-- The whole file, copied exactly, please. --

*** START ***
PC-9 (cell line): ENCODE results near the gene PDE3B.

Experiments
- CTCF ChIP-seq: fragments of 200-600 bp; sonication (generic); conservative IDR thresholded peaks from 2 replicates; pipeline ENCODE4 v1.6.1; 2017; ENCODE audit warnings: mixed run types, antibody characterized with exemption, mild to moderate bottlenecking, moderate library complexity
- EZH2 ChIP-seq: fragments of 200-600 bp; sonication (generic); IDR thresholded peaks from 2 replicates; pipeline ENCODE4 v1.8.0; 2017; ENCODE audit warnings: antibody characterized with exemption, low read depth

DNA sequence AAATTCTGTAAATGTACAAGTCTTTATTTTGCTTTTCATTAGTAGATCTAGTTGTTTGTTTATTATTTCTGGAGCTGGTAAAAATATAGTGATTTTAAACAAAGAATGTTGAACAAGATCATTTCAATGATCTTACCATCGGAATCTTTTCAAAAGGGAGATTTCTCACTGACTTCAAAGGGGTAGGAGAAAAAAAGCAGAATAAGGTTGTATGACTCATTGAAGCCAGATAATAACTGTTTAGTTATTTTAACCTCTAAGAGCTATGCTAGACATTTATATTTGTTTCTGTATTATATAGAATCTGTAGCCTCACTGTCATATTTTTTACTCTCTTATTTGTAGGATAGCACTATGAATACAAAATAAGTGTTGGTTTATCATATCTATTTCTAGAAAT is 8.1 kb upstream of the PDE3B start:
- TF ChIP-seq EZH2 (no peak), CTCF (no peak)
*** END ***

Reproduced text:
PC-9 (cell line): ENCODE results near the gene PDE3B.

Experiments
- CTCF ChIP-seq: fragments of 200-600 bp; sonication (generic); conservative IDR thresholded peaks from 2 replicates; pipeline ENCODE4 v1.6.1; 2017; ENCODE audit warnings: mixed run types, antibody characterized with exemption, mild to moderate bottlenecking, moderate library complexity
- EZH2 ChIP-seq: fragments of 200-600 bp; sonication (generic); IDR thresholded peaks from 2 replicates; pipeline ENCODE4 v1.8.0; 2017; ENCODE audit warnings: antibody characterized with exemption, low read depth

DNA sequence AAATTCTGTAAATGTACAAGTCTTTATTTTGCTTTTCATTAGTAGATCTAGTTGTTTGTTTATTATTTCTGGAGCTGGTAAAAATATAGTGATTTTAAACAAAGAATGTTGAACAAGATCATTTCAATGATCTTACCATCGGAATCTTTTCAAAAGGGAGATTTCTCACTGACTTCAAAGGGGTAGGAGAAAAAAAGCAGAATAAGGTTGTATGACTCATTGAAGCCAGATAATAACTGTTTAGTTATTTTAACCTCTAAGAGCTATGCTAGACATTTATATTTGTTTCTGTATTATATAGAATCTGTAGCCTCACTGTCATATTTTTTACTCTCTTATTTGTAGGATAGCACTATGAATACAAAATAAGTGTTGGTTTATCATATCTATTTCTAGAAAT is 8.1 kb upstream of the PDE3B start:
- TF ChIP-seq EZH2 (no peak), CTCF (no peak)